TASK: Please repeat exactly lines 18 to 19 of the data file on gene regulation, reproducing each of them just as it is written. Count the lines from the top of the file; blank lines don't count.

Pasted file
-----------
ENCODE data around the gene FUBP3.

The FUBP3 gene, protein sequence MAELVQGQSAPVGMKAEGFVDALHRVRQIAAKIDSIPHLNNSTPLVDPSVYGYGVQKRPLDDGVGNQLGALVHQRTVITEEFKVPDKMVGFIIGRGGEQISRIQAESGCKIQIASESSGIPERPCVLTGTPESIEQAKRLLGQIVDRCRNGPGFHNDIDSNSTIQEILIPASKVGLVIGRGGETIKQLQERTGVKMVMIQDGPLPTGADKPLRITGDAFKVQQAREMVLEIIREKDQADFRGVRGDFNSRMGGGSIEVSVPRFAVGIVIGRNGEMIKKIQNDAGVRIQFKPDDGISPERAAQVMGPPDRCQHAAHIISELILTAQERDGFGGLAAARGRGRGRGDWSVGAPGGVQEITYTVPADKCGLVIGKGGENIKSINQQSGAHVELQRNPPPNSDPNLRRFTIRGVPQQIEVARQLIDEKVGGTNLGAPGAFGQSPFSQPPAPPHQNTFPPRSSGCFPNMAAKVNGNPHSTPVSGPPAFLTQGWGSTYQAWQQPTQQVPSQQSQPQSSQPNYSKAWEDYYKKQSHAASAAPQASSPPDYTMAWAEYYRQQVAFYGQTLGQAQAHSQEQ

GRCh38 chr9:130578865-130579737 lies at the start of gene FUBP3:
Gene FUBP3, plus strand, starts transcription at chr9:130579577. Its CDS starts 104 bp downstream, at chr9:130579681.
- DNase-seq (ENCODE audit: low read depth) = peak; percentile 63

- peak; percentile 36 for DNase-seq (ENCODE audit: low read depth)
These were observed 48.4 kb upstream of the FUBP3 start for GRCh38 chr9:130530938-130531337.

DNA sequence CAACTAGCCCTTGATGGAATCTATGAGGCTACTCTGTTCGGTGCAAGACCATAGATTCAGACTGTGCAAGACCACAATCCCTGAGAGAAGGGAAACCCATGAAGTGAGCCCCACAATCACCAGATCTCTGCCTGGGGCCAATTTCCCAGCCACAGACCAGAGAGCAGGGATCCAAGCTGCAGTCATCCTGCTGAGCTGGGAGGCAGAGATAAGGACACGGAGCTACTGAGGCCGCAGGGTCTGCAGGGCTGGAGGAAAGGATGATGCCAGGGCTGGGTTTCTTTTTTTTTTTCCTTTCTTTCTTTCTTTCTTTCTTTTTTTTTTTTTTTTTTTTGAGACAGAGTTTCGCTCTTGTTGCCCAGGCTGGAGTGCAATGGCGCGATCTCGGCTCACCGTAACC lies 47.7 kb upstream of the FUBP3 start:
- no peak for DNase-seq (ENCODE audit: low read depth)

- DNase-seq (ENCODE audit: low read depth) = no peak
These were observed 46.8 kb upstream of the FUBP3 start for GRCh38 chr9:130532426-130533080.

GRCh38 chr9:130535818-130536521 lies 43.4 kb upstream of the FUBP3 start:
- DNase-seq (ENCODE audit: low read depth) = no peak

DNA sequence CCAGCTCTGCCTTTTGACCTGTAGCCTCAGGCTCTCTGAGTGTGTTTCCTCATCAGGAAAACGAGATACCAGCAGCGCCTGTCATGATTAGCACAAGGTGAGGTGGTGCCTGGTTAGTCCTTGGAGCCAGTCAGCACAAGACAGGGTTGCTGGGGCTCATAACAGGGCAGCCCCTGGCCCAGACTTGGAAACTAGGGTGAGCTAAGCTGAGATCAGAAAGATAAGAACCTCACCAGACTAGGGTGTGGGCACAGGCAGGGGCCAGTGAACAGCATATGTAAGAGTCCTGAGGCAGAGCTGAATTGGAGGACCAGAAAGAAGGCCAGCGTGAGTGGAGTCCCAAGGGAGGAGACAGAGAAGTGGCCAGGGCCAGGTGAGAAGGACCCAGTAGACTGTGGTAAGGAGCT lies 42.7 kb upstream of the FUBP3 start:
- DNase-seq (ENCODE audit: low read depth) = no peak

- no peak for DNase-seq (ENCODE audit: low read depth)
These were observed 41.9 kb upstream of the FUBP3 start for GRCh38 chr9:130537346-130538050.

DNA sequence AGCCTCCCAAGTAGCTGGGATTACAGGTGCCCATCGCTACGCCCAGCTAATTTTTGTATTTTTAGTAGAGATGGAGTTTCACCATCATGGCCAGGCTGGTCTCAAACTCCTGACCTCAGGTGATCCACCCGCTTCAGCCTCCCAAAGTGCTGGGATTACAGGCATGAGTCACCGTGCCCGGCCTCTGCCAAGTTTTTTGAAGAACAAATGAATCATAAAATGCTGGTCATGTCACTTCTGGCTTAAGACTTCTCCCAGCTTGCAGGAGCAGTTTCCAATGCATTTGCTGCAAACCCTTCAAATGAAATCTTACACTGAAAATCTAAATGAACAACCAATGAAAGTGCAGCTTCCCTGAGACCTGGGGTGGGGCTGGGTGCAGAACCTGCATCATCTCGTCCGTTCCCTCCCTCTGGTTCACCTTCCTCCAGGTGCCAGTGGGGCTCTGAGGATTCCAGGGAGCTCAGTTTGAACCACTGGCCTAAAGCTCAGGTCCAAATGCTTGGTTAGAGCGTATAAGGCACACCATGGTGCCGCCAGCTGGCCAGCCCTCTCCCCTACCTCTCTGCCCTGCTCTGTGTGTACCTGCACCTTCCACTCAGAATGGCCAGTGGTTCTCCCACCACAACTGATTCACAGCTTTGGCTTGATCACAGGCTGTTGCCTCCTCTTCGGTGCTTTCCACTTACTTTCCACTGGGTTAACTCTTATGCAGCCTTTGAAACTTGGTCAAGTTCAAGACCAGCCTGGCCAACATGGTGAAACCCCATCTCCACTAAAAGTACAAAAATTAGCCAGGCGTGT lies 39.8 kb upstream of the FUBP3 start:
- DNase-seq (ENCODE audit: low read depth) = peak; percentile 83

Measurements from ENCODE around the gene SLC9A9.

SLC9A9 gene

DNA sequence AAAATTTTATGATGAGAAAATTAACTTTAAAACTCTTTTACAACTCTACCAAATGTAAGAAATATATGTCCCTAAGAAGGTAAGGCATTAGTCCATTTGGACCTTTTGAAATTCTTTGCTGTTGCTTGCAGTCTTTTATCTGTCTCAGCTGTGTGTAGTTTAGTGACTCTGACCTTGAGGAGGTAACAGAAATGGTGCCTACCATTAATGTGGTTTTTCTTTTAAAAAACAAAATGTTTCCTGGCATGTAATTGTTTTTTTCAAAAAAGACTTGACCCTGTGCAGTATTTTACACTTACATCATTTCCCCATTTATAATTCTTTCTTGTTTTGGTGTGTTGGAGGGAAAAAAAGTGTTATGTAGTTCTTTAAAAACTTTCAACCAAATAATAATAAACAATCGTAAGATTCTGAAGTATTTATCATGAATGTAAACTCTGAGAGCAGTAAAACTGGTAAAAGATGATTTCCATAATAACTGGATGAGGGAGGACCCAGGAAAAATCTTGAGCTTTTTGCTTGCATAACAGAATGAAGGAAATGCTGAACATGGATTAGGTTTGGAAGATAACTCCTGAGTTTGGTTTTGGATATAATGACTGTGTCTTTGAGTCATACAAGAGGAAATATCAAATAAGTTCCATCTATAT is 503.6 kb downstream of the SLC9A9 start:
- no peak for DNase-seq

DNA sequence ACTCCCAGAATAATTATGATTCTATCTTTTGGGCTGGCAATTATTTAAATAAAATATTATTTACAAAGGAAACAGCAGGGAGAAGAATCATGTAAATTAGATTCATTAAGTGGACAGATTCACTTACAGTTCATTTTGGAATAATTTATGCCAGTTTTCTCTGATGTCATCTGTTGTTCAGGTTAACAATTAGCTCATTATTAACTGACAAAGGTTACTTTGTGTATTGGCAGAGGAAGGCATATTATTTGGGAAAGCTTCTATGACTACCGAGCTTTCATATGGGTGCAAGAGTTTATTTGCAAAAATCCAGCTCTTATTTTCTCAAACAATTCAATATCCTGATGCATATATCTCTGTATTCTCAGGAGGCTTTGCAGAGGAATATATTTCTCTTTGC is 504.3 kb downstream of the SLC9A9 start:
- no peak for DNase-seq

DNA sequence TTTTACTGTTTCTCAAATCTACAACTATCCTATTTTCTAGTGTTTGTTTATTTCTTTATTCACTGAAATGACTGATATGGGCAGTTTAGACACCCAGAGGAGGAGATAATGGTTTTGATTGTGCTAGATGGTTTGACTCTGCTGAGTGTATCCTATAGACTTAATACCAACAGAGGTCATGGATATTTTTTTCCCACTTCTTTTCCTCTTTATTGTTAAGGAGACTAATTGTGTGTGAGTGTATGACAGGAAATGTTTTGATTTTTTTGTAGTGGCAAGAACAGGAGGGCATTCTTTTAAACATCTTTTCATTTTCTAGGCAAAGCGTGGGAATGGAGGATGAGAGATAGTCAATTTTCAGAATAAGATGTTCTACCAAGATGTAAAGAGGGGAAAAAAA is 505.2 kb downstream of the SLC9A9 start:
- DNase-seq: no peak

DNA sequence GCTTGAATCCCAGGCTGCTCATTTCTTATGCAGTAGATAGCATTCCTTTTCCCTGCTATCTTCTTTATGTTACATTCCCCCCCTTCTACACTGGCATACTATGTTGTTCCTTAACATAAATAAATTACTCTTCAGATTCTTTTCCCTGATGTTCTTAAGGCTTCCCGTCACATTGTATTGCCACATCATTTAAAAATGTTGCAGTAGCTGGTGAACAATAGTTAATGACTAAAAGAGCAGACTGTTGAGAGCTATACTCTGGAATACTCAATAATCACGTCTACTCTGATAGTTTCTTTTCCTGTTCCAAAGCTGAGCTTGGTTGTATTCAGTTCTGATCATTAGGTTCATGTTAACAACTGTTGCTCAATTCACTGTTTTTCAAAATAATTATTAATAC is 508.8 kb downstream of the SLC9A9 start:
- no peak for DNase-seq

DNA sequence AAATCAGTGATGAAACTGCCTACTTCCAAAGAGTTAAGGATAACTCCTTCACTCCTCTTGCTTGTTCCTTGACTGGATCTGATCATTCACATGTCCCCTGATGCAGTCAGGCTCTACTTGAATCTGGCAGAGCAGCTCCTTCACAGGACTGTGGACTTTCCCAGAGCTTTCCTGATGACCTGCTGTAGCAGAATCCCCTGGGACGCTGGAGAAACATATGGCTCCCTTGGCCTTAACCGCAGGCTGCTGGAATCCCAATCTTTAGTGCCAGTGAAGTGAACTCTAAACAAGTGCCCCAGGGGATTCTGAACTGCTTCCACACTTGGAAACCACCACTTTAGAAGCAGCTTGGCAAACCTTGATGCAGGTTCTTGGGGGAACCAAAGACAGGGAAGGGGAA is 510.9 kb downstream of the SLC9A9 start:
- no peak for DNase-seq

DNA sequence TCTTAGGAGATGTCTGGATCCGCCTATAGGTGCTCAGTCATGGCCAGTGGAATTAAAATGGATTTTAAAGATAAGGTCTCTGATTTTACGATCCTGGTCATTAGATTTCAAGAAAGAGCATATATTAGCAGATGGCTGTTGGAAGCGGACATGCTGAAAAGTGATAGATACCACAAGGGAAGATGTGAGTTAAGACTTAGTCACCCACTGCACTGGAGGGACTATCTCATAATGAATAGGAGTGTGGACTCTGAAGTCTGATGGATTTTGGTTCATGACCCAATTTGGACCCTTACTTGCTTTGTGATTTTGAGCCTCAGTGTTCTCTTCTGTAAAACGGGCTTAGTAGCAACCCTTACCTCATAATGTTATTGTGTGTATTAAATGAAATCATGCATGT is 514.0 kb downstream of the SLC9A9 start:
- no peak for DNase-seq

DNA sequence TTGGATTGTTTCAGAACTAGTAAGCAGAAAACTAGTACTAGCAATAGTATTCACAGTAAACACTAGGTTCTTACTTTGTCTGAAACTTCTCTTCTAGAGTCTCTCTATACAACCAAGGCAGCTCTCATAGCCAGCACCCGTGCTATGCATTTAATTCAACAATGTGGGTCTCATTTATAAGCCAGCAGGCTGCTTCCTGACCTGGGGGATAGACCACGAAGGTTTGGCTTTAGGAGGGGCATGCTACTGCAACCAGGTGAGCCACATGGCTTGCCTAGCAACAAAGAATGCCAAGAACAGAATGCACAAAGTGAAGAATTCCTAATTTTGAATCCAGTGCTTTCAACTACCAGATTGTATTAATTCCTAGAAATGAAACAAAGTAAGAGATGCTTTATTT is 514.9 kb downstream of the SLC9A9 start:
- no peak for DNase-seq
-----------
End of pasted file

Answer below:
DNA sequence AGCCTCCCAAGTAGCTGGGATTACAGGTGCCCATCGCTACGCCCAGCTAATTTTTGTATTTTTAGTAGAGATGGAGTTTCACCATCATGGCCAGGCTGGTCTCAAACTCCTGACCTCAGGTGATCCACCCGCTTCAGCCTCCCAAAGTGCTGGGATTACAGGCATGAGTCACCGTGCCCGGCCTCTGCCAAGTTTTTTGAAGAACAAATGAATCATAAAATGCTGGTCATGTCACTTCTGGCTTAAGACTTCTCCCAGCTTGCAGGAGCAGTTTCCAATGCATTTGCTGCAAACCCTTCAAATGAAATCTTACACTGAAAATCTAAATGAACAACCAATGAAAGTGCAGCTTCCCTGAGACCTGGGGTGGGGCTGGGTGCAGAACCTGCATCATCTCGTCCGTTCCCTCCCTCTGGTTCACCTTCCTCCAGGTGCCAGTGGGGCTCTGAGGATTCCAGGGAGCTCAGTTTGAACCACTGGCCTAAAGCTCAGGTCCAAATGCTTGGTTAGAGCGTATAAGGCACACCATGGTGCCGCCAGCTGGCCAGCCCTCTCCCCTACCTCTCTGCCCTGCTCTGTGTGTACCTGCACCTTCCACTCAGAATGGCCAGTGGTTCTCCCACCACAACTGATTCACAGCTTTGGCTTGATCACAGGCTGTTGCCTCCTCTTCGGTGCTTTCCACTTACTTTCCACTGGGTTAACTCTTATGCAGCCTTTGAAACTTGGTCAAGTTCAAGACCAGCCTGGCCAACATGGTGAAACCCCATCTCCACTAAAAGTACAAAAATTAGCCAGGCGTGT lies 39.8 kb upstream of the FUBP3 start:
- DNase-seq (ENCODE audit: low read depth) = peak; percentile 83